Translating Dress for Success
Dressing for success is an idea encouraged throughout our lives. The concept is first introduced in our formative years, during the transition from carefree student to responsible employee. The idea later gains traction as employees look to build work history and earn promotions and increased responsibility in the workforce.
Dressing for What and Whom?
From this vantage point, the concept of looking a particular way often relates to someone else’s perception of appearance. In other words, do you look the part? Depending on your personal perceptions and influences, this can translate in different ways. If you’re someone who is planning on achieving career growth, what’s necessary to achieve this goal? Does it necessitate cultivating a particular look?
Assessing your Environment
All of us are the product of our environment. From this we create perceptions and judgments. For instance, if your boss wears button-down shirts and you believe the person is a good boss; you might not have a problem wearing a button-down shirt to the office. On the flip side, if you don’t trust the person, the mistrust can translate to the clothing you associate with them. In the dress-for-success model, you might link dressing “corporate” with a way to succeed. If so, then you must consider what “corporate” means to you. Is it button-down shirts and khakis, slacks and classic cardigans or something else entirely?
Influencing More than People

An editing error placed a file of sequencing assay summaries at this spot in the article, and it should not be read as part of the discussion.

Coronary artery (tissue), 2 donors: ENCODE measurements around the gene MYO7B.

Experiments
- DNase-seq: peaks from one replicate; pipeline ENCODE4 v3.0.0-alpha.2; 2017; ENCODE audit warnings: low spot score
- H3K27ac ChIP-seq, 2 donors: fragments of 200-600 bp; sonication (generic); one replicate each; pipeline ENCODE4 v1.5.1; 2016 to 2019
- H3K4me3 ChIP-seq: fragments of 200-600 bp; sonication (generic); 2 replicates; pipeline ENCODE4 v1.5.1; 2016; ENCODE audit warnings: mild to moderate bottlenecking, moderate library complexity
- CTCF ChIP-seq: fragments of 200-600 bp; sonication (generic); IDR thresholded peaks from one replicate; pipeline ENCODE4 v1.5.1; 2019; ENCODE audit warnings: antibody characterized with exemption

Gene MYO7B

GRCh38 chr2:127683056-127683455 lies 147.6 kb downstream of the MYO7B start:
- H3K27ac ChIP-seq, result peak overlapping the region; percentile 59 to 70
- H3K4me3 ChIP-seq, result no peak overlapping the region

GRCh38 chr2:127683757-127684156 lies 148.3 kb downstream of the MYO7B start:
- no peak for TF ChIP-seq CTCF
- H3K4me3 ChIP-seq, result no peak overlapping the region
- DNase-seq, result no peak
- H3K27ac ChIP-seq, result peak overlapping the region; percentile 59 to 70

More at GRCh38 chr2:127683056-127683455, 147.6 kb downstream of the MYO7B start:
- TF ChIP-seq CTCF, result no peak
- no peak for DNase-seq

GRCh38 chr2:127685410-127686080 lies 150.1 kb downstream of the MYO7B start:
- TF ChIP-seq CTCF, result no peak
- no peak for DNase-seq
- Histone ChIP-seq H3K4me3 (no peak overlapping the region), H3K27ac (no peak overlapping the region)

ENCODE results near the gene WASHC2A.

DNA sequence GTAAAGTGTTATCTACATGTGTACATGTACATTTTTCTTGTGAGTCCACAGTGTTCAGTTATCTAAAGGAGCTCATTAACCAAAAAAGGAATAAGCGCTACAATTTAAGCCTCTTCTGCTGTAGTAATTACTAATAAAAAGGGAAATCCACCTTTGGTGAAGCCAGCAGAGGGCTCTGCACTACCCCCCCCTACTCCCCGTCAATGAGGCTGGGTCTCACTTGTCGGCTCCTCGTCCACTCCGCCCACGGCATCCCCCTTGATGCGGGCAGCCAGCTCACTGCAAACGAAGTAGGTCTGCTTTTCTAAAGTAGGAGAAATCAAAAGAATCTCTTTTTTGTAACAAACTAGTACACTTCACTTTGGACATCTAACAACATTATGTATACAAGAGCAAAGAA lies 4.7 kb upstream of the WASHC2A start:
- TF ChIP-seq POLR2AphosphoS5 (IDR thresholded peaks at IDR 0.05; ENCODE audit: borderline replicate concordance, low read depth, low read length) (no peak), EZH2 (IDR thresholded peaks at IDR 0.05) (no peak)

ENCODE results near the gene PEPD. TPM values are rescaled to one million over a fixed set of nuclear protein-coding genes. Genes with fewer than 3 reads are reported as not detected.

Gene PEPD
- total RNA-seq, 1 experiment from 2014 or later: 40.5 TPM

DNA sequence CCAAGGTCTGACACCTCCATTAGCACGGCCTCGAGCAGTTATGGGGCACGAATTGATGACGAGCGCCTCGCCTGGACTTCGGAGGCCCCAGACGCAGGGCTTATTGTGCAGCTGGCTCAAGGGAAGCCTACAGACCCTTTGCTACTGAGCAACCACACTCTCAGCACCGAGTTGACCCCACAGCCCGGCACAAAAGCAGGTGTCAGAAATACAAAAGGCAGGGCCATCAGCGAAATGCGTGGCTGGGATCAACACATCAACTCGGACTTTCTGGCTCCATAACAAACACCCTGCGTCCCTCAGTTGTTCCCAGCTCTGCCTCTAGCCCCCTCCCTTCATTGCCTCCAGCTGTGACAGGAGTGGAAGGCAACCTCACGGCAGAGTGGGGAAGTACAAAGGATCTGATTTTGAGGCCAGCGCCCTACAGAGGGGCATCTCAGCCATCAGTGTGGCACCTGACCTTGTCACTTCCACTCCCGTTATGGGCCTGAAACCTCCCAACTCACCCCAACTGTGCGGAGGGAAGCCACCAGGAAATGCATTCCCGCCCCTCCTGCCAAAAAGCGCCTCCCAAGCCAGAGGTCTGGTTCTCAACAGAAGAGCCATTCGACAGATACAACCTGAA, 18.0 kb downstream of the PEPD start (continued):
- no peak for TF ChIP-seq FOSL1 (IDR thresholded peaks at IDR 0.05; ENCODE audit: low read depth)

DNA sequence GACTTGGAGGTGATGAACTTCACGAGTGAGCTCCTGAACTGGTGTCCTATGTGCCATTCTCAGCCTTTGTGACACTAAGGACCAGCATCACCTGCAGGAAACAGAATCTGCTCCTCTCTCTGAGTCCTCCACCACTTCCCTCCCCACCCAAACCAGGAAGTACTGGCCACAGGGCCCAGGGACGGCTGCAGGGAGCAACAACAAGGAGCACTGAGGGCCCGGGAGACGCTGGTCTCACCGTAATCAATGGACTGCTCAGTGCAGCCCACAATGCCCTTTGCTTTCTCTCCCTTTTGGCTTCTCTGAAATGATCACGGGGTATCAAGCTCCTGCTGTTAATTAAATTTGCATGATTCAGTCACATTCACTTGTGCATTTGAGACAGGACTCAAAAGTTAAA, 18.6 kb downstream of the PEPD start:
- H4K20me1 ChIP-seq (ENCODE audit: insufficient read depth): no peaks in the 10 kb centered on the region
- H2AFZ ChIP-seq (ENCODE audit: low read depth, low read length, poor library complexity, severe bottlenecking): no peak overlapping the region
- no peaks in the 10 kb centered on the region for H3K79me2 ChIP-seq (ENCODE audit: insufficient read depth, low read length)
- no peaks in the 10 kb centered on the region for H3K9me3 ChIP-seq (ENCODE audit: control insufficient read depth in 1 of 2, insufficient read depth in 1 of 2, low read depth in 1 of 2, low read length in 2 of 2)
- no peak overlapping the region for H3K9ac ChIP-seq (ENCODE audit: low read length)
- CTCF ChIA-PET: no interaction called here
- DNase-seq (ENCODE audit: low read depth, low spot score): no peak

Understanding why we dress the way we do can help us pinpoint what we communicate with our clothes and how those choices appear to those around us. Not understanding these outward actions can translate into feeling uncomfortable about showing our true self. A new study from a team of psychological scientists demonstrated clothing choices also have the power to influence personal decision-making and the way we focus on tasks.
The scientists found wearing formal clothing caused the subjects to think more broadly about things and have the power to determine how one makes decisions. It also influenced how comfortable people felt talking with others and their desire to be around them.
Considering how many decisions we make in a day, the choice of what we wear may be even more important than initially thought, particularly when thinking about personal style, goals and the unconscious human desire to fit in with those around us. The question then becomes how to balance a desire to receive positive attention for our skills without creating a look that appears too different or polarizing.
When applying for jobs or looking for ways to move up the career ladder, remember clothing plays a significant role in how others see us and in how we perceive ourselves. Each choice should communicate a clear message about who we think we are and who we want to be.